In conclusion, this is one of the very few original experimental studies on apoptosis parameters in fish larvae conducted under natural light. Despite the short term exposure to UVR, our results clearly show that these wavelengths can affect specific apoptotic DNA fragmentation, an hallmark of the apoptotic process. By showing that specific DNA fragmentation can be decreased rather than increased by exposure to UVR, our results open new ways to the understanding on the effects of this stressor on the early development of living organisms in natural exposure conditions. Understanding whether developing organisms are affected by UVR (increased stress or impaired morphogenesis) or they can set on their metabolic machinery to reduce UVR damages (DNA photorepair induced by UV-A), may be a key step to predict the outcome of UVR exposure in living organisms. It is now important to more explicitly address these questions by measuring simultaneously the photorepair and the apoptotic response in organisms exposed to UVR during the key steps of their development and also analyse more specific morphogenesis in yellow perch larvae.


This study was funded by grants from the Natural Sciences and Engineering Research Council of Canada to P. M. (No. 15851) and to M.-G. M. (No. 170571) and from the Canada Research Chair Program to P. M. We thank Dr. J.-J. Frenette, C. Fournier, D. Gadbois-Côté, G. Pepin, F. Longpré, J. Carange and J. Bournival for their assistance.


  1. Williamson, C.E. (1995) What Role Does UV-B Radiation Play in Fresh-Water Ecosystems. Limnology and Oceanography, 40, 386-392.
  2. Bancroft, B.A., Baker, N.J. and Blaustein, A.R. (2007) Effects of UVB Radiation on Marine and Freshwater Organisms: A Synthesis through Meta-Analysis. Ecology Letters, 10, 332-345.
  3. Hunter, R.J., Taylor, J.H. and Moser, G.H. (1979) Effects of Ultraviolet Radiation on Eggs and Larvae of the Northern Anchovy, Engraulis mordax, and the Pacific Mackarel, Scomber japonicus, during Embryonic Stage. Photochemistry and Photobiology, 29, 325-338.
  4. Cadet, J., Sage, E. and Douki, T. (2005) Ultraviolet Radiation-Mediated Damage to Cellular DNA. Mutation Research/Fundamental and Molecular Mechanisms of Mutagenesis, 571, 3-17.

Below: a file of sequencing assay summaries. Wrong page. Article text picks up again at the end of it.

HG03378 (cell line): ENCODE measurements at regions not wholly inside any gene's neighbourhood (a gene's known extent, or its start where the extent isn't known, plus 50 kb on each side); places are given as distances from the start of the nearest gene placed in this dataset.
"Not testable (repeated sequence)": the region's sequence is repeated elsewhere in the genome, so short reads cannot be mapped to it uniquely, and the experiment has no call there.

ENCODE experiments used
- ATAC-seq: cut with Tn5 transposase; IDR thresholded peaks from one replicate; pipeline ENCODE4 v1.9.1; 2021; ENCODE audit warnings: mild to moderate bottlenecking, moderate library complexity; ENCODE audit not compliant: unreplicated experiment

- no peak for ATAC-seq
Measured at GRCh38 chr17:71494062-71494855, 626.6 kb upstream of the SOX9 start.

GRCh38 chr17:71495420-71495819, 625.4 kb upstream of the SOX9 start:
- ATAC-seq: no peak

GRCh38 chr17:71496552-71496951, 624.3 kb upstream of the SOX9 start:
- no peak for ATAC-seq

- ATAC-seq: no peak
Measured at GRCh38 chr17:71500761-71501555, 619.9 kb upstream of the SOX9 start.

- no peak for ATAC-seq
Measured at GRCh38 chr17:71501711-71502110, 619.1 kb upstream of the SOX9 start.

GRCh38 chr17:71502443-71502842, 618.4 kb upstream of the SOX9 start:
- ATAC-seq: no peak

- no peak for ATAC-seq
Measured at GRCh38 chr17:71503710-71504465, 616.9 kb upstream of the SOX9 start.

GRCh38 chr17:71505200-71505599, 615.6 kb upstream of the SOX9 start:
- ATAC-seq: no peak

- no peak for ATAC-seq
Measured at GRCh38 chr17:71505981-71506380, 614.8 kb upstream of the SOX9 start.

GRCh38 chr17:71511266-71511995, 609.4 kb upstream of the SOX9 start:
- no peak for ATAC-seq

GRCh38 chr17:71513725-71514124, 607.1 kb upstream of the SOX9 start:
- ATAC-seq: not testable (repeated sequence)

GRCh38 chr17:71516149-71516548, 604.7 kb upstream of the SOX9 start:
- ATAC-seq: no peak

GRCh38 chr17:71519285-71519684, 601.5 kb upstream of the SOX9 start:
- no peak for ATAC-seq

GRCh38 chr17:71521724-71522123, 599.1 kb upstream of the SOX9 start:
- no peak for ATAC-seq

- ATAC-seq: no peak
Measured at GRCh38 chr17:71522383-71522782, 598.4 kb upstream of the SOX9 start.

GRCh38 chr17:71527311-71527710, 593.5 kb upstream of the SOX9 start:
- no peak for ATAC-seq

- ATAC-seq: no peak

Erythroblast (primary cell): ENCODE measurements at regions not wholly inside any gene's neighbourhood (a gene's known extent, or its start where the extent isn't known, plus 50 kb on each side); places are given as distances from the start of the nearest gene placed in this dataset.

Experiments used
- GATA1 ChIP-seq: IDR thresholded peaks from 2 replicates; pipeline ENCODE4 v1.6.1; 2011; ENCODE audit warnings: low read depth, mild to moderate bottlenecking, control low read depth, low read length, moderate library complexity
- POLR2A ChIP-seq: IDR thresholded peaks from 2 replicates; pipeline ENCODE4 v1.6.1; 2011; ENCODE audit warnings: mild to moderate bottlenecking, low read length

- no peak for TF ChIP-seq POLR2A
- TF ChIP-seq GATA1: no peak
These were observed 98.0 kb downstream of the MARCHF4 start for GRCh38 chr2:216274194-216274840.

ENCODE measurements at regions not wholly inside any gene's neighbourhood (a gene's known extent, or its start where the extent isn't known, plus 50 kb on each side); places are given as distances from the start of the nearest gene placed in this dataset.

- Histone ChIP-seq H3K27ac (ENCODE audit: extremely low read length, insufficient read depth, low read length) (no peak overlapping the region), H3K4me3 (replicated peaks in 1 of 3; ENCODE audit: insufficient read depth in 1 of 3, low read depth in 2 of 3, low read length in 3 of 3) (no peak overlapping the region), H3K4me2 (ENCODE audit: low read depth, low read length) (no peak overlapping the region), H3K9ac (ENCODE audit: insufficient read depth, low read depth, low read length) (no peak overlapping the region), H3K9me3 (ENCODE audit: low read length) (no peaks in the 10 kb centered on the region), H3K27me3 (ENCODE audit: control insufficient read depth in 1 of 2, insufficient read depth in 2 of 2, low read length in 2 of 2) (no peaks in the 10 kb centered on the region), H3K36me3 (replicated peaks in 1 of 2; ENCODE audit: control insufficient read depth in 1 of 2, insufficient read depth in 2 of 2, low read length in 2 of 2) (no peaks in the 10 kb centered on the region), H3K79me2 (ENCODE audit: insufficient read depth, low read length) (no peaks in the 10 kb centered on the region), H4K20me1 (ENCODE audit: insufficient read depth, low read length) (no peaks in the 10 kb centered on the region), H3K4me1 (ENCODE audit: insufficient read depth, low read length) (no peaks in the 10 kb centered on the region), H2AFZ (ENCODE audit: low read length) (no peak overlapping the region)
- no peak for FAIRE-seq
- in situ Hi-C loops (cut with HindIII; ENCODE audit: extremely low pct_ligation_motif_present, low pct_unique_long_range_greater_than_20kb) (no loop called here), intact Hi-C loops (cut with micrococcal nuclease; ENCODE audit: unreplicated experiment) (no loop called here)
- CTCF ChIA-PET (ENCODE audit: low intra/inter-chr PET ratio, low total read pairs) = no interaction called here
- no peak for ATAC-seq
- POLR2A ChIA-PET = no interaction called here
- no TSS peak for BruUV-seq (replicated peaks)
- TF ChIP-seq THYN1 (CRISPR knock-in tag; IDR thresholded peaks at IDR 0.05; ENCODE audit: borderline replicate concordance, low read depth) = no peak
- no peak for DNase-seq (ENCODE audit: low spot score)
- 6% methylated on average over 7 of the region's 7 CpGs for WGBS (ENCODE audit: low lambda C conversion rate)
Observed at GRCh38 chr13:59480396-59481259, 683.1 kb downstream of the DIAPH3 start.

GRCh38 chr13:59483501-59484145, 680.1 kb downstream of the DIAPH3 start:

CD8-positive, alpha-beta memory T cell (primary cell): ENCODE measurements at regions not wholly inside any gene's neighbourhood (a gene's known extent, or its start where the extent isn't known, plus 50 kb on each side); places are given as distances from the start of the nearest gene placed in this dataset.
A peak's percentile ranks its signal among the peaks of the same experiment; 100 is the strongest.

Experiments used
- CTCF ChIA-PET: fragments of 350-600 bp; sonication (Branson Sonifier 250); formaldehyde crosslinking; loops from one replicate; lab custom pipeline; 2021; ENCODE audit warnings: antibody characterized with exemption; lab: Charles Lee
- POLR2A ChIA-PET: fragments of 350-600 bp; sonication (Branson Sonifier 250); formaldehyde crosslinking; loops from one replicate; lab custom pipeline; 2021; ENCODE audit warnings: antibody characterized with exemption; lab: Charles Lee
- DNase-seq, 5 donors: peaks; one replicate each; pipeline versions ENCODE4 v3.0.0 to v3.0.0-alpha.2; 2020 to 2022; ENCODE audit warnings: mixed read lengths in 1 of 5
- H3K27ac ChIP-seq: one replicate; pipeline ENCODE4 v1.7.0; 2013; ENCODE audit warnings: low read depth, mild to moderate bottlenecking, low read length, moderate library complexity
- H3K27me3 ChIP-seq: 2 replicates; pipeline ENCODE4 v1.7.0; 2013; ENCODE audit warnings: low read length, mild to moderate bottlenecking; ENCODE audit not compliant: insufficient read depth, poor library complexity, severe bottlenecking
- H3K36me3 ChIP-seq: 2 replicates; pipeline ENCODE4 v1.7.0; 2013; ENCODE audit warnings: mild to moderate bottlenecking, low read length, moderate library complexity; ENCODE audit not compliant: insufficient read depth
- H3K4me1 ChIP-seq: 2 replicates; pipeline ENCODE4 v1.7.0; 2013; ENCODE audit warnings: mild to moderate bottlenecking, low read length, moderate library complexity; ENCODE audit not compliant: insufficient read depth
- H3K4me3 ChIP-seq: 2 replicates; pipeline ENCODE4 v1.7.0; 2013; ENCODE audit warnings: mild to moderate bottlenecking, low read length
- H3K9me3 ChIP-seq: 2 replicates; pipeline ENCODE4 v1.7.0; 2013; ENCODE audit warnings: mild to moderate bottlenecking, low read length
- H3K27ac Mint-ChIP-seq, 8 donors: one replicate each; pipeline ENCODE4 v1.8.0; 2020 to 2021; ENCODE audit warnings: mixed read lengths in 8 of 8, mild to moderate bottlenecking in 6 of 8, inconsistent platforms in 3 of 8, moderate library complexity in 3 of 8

5. Malloy, K.D., Holman, M.A., Mitchell, D. and Detrich, H.W. (1997) Solar UVB-Induced DNA Damage and Photoenzymatic DNA Repair in Antarctic Zooplankton. Proceedings of the National Academy of Sciences of the United States of America, 94, 1258-1263.
  6. Zeng, Z., Richardson, J., Verduzco, D., Mitchell, D.L. and Patton, E.E. (2009) Zebrafish Have a Competent p53-Dependent Nucleotide Excision Repair Pathway to Resolve Ultraviolet B-Induced DNA Damage in the Skin. Zebrafish, 6, 405-415.
  7. Lesser, M.P., Farrell, J.H. and Walker, C.W. (2001) Oxidative Stress, DNA Damage and p53 Expression in the Larvae of Atlantic Cod (Gadus morhua) Exposed to Ultraviolet (290 - 400 nm) Radiation. The Journal of Experimental Biology, 204, 157-164.
  8. Gewies, A. (2003) Introduction to Apoptosis. ApoReview, 1-26.
  9. Batista, L.F., Kaina, B., Meneghini, R. and Menck, C.F. (2009) How DNA Lesions Are Turned into Powerful Killing Structures: Insights from UV-Induced Apoptosis. Mutation Research/Reviews in Mutation Research, 681, 197-208.
  10. Krumschnabel, G. and Podrabsky J.E. (2009) Fish as a Model System for the Study of Vertebrate Apoptosis. Apoptosis, 14, 1-21.
  11. Greenwood, J. and Gautier, J. (2005) From Oogenesis through Gastrulation: Developmental Regulation of Apoptosis. Seminars in Cell & Developmental Biology, 16, 215-224.
  12. Penaloza, C., Lin, L., Lockshin, R.A. and Zakeri, Z. (2006) Cell Death in Development: Shaping the Embryo. Histochemistry and Cell Biology, 126, 149-158.